Everything from mask wearing,
By Hope McKinney
Given the seemingly endless number of variables and situations that could arise in reopening schools due to COVID-19, Supt. Alexis Meyer convened a health and safety forum for parents Tuesday night, with medical professionals and school officials on hand to answer questions that had been submitted early.
There were A LOT of questions.
The panel on the virtual Zoom call included Meyer, Facilities Director Bob Wilmarth, several of the nurse-teachers (the district has one nurse per school building), district pediatric consultant Dr. Howard Silversmith, and EG parent Dr. Megan Ranney, an ER doctor at Rhode Island Hospital who has become a prominent national medical voice during the pandemic.
“We feel the same frustration when we can’t answer questions,” Superintendent Alexis Meyer said. “I acknowledge that and I empathize with all of you and all of us as we try to work through this.”
With President Donald Trump and his administration pressing for a reopening of schools with in-person learning, Dr. Silversmith said that he won’t be utilizing any of Trump’s guidelines when it comes to the safety and health of the students under the town’s care.
Dr. Silversmith emotionally highlighted the hard work of the school nurses within their district, urging everyone to be patient and kind.
“I think everybody has to realize how special you guys have it in East Greenwich with a superintendent and with school nurses who care about your kids,” he said, tears springing to his eyes. “You guys have school nurses and a superintendent who have worked every single day over the summer for your kids to be in school. I hope you appreciate them as much as I do.”
More than one question referenced Gov. Gina Raimondo’s recent decision to decrease the social gatherings limit to 15 people, noting the contradictory idea of reopening schools with a much larger crowd. Dr. Silversmith said he believes Gov. Raimondo’s intent with the action of decreasing the social gathering limit is actually a tactic to make it easier for schools to reopen. By working hard to decrease cases during the summer, this will hopefully allow for a safer reopening come the first day of classes.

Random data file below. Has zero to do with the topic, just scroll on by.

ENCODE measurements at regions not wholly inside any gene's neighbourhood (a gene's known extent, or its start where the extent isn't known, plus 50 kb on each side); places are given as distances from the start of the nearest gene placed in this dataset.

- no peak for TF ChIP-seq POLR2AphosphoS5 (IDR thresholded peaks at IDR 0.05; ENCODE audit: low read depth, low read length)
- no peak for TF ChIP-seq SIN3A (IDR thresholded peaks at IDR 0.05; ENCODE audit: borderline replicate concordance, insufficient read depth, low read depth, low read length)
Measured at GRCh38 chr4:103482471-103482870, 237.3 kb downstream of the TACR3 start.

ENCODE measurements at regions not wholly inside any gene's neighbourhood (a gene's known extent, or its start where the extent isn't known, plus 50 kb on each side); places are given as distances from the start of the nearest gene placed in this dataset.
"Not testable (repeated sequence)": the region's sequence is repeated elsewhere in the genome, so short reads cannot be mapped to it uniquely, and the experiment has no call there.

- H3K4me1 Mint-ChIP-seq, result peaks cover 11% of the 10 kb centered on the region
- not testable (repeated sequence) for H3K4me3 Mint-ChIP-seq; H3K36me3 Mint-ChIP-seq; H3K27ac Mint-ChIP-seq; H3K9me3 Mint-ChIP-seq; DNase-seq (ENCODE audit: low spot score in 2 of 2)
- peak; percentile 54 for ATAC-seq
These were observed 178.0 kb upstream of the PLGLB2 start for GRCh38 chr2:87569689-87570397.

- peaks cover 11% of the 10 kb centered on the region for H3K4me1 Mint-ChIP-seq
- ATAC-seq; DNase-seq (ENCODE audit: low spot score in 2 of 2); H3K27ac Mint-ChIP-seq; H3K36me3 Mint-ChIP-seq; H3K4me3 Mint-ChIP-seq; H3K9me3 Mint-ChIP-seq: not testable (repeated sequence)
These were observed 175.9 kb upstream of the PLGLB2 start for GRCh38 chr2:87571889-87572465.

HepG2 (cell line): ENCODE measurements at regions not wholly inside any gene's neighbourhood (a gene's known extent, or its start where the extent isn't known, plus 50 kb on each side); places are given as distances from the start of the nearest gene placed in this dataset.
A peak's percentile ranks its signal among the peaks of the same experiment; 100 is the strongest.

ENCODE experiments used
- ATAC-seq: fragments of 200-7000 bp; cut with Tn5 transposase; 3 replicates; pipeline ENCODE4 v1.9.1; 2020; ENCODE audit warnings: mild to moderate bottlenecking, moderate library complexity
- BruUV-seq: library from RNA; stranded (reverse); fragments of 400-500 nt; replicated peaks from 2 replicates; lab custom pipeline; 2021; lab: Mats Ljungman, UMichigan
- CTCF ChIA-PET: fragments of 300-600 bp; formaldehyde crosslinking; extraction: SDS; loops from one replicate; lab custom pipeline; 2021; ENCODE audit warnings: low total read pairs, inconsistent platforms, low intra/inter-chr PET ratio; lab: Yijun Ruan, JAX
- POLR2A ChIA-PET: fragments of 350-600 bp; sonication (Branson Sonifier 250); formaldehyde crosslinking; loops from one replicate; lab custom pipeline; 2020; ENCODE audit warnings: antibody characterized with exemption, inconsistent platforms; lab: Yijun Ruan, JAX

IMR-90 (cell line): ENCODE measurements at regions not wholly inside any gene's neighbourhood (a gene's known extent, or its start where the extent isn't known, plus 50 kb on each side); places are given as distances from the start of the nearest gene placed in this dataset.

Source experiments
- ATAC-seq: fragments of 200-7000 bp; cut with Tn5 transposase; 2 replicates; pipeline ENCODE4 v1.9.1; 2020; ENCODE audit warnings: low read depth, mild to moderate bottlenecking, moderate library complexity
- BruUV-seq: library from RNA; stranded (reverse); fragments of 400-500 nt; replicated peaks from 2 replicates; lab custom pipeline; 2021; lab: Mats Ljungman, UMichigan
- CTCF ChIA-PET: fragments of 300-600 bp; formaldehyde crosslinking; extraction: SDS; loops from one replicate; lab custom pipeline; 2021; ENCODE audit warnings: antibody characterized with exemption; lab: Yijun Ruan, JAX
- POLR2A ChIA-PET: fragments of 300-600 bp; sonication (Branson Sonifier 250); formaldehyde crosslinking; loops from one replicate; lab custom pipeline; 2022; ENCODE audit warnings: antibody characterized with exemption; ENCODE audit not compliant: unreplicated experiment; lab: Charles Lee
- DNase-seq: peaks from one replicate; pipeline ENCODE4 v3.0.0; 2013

Many questions addressed conditions that may conflict with measures put in place for the safety of schools. For example, wearing a mask may cause some students to feel anxious or like they’re having trouble breathing. Dr. Silversmith emphasized that he doesn’t think there are any medical conditions where you can’t wear a mask, even asthma. However, he acknowledged that some students may feel an anxious sensation when wearing a mask and considered how to work against this. He urged parents to begin now having their children wear their masks more often for longer durations to get them used to it. Mask breaks or distance learning for students in instances that are too intense can be considered.
Although there will be another forum focused on social and emotional health, Dr. Silversmith spent a little time on the topic Tuesday.
“We fully understand the social-emotional consequences of your kids not being in school the way they’re used to,” he said. “If your child has anxiety or depression, we want them in school. We want to be there for them. But we have to weigh the consequences of unmitigated spread. Talk to your children every day, ask how they’re doing, ask how their friends are doing. Talk to their pediatrician.”